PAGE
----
The state of Florida takes child support very seriously. According to the Florida Department of Revenue, employers are even required to withhold support money from the noncustodial parent's paycheck if there is a court order. If that parent does not report a new job, or fails to make his or her payments, there are several possible consequences. Failure to pay could result in license suspension, liens on property, wage garnishment or even incarceration. Parents who continue not to pay their support in full may be denied certain privileges, such as obtaining a passport or holding a business license.
Since child support is so crucial, not only for the children's well-being, but also for the parent's record, it is important to budget carefully and stay current on payments. Some people who have never mastered the concept of managing a budget may benefit from doing so after a divorce in order to keep their finances in order. Debt.org offers tips on how to establish a budget. The first step is to find a method that works. While some people prefer electronic filing, others prefer the traditional hand-written method.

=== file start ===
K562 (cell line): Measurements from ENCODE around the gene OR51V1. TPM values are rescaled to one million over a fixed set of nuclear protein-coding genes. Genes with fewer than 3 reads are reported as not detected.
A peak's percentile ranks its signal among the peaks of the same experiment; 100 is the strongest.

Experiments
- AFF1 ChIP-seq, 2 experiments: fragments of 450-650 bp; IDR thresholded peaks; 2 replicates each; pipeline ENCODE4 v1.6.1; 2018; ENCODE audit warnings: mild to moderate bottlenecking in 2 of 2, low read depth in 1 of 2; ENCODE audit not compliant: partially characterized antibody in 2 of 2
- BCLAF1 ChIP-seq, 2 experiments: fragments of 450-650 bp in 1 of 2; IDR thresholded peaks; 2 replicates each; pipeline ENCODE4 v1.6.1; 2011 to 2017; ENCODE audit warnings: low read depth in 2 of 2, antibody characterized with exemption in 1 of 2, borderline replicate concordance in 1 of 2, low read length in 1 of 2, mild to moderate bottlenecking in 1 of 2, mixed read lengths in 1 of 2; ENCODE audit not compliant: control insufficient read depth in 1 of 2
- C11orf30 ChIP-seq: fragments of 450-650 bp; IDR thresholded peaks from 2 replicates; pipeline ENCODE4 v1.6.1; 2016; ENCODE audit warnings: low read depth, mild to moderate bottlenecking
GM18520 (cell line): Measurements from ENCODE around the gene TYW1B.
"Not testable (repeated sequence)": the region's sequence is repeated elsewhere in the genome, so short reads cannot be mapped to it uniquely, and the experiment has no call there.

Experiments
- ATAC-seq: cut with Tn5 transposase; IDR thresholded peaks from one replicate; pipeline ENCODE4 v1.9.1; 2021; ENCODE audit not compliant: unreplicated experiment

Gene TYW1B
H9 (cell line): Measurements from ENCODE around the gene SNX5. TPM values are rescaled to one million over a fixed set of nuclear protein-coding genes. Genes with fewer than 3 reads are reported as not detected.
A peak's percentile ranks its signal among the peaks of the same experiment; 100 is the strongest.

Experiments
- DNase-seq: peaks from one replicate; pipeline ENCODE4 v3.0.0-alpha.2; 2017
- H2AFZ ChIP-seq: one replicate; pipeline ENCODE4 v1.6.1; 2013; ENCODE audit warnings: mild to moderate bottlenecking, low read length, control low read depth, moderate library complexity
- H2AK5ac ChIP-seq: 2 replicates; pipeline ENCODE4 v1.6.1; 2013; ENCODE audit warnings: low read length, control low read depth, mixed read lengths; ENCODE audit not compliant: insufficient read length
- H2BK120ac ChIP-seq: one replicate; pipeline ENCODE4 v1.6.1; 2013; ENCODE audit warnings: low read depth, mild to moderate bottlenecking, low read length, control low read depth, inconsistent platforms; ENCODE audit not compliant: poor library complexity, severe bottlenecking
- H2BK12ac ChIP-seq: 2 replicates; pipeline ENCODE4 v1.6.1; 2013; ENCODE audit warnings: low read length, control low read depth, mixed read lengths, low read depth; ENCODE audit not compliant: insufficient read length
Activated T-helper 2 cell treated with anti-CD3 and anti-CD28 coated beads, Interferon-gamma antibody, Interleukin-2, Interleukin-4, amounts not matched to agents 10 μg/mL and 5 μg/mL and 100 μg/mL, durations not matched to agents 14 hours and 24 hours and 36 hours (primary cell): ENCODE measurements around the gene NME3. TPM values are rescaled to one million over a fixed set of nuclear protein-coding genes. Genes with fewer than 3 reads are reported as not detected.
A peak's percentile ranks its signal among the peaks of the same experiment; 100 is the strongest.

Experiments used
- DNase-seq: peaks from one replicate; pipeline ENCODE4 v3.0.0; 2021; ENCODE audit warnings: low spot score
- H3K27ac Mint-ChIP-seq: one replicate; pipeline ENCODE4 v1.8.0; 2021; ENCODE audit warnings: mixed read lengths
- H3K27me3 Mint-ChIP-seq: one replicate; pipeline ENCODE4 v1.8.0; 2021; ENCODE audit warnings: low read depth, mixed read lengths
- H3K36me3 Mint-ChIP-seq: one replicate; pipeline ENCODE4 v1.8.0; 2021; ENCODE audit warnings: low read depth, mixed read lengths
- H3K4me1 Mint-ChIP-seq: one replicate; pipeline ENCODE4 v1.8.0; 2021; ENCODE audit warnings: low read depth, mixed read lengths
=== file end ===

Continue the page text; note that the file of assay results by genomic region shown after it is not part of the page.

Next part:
Next, prioritizing expenses helps to reveal the big picture. Beginning by adding up each necessary expense, including child support, will help parents to see how much money they need to make. Then an analysis of the parent's net salary will reveal whether his or her current job is sufficient to meet those needs. After those essential needs are calculated, the list may expand to include leisure items such as entertainment. Since a specific allotted amount for child support is a new expense after divorce, financial priorities may need to be rearranged in order to accommodate it. Having an organized budget may help the noncustodial parent to prepare for the payments ahead of time and alter financial priorities accordingly.